Here’s how much Americans have in their savings accounts

If your savings account balance is hovering at or below $1,000, you’re not alone.

According to a 2017 GOBankingRates survey, more than half of Americans (57 percent) have less than $1,000 in their savings accounts.

While that’s an improvement from last year, when 69 percent of Americans reported having less than $1,000 in savings, a higher percentage have no savings at all: 39 percent, up from 34 percent in 2016.

Here’s the percentage of the 8,000 survey respondents who have:

$0 saved: 39 percent
Less than $1,000 saved: 18 percent
$1,000 to $4,999 saved: 12 percent
$5,000 to $9,999 saved: 6 percent
$10,000 or more saved: 25 percent

How much should you have tucked away?

While the amount you need in savings is highly personal, and specific dollar amounts can be arbitrary, Intuit‘s Kimmie Greene offers a simple formula to help you figure out if you’re setting aside enough money.

In your 20s: Aim to save 25 percent of your overall gross pay, Greene tells CNBC Make It. That includes any retirement account contributions, matching funds from your company, cash savings or money you have invested elsewhere, like in index funds or with robo-advisers.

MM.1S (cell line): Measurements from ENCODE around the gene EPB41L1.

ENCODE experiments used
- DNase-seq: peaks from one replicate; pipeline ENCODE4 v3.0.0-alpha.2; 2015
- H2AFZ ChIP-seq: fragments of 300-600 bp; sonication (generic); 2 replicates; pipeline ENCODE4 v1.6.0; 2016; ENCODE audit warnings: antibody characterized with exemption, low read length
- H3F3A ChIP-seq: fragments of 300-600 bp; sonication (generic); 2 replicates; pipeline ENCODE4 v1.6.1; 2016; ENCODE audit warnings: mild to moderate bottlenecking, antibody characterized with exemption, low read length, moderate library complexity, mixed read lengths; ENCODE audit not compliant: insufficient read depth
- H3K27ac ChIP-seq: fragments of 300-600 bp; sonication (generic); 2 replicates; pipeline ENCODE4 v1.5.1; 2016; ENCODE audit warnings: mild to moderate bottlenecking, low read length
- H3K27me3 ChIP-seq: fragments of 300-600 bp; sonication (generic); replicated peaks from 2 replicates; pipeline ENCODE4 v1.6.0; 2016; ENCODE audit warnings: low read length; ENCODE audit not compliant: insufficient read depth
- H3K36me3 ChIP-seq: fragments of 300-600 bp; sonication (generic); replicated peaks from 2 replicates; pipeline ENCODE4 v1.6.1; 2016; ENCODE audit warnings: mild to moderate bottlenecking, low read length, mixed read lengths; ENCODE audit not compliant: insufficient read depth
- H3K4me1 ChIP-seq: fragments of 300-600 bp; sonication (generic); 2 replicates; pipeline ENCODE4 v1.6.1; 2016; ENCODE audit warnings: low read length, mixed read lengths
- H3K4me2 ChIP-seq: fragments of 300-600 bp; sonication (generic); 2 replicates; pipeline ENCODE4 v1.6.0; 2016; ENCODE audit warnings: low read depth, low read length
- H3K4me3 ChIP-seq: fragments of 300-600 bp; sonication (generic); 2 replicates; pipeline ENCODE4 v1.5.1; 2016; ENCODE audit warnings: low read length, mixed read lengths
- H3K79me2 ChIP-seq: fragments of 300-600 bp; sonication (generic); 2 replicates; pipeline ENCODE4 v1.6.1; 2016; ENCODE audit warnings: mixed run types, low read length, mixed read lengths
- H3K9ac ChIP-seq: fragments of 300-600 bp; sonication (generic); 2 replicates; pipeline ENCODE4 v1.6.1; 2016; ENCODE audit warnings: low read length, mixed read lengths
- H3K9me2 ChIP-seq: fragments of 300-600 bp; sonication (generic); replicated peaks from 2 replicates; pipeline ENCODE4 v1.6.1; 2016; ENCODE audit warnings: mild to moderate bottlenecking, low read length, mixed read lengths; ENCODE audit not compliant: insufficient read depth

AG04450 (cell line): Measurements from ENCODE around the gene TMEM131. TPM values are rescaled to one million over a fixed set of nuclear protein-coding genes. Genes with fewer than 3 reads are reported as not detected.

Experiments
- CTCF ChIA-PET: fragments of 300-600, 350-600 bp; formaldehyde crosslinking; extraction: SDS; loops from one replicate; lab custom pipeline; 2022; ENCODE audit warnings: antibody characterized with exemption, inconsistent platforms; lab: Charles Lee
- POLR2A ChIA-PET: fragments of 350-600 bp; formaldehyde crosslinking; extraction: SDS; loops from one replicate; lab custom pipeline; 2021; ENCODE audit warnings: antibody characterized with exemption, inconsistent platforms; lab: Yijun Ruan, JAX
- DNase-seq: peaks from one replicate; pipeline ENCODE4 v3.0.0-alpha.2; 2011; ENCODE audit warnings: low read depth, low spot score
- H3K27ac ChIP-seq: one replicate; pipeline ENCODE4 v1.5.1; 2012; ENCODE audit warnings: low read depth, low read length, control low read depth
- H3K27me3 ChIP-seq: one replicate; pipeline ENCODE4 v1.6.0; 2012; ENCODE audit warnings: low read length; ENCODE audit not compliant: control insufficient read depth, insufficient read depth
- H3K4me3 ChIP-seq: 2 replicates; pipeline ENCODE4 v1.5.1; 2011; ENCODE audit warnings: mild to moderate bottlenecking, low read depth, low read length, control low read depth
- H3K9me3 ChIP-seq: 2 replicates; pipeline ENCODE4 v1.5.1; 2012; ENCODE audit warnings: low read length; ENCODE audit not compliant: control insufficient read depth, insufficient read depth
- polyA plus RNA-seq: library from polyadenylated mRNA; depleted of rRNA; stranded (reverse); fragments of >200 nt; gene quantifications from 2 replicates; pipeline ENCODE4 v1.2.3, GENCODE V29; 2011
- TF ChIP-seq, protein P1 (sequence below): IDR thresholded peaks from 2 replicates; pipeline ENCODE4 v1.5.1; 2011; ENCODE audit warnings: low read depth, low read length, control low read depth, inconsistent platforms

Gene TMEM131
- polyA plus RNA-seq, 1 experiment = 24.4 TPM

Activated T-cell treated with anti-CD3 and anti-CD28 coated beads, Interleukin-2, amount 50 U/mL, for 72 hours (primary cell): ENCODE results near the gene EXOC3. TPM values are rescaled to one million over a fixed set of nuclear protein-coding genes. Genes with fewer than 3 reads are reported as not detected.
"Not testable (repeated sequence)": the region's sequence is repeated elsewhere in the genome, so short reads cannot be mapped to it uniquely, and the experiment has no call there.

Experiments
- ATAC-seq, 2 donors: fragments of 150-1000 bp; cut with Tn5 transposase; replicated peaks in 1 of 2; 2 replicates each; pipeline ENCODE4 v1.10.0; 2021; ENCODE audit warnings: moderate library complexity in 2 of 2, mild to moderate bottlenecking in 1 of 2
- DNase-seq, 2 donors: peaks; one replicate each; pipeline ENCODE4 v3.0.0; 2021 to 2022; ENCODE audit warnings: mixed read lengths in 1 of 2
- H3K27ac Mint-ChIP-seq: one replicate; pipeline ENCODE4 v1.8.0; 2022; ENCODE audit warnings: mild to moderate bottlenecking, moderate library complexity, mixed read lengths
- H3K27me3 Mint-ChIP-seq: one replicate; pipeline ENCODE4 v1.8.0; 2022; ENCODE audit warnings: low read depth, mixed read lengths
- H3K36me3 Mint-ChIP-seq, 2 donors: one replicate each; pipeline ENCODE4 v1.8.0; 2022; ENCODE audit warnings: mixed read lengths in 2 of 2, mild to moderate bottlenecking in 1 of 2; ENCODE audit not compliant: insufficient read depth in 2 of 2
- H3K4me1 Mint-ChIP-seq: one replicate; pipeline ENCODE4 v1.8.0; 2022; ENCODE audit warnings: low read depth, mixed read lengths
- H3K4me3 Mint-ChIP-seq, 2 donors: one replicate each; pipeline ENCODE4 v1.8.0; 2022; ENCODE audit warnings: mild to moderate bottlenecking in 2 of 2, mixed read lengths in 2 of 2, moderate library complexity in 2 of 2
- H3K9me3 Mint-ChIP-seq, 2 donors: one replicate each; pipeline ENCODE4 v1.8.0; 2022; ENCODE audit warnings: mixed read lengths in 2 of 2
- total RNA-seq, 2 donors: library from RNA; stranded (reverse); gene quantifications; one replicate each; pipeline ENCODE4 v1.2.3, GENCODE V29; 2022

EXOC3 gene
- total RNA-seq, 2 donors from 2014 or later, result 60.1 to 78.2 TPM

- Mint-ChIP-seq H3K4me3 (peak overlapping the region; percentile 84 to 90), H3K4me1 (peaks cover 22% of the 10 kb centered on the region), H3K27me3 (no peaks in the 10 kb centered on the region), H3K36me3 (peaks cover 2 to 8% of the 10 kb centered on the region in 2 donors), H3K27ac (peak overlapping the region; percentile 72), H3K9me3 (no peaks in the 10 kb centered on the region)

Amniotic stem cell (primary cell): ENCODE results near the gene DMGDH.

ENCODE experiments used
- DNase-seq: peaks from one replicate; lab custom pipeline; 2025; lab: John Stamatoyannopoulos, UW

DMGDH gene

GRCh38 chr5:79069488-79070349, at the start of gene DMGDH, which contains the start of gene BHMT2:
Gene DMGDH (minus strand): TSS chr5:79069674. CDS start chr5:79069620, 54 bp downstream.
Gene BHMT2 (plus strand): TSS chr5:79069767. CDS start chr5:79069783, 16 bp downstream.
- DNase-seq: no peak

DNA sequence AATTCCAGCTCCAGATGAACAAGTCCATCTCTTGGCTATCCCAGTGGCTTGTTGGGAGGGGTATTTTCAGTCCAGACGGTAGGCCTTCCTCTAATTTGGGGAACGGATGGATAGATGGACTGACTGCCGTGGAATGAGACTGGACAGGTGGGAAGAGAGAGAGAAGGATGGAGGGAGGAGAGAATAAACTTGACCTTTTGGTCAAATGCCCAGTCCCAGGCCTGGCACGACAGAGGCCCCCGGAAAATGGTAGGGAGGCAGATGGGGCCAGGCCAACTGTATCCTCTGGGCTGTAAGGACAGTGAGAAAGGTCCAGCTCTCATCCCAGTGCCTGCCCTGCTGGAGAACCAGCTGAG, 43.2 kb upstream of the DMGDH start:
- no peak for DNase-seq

By age 30: Have the equivalent of your annual salary saved. So, if you earn $50,000 a year, aim to have $50,000 in savings when you hit 30.

By age 35: Have twice your annual salary saved.

By age 40: Have three times your annual salary saved.

By age 45: Have four times your annual salary saved.

By age 50: Have five times your annual salary saved.

By age 55: Have six times your annual salary saved.

By age 60: Have seven times your annual salary saved.

By age 65: Have eight times your annual salary saved.

Greene’s timeline is similar to the one recommended byretirement-plan provider Fidelity Investments, which says a good rule of thumb is to have the equivalent of your salary saved by age 30 and to have 10 times your final salary in savings if you want to retire by age 67.

“While this can sound super daunting today, if you’re putting that money to work starting in your 20s, it’s not as difficult as it sounds,” says Greene.

Kathleen Elkins

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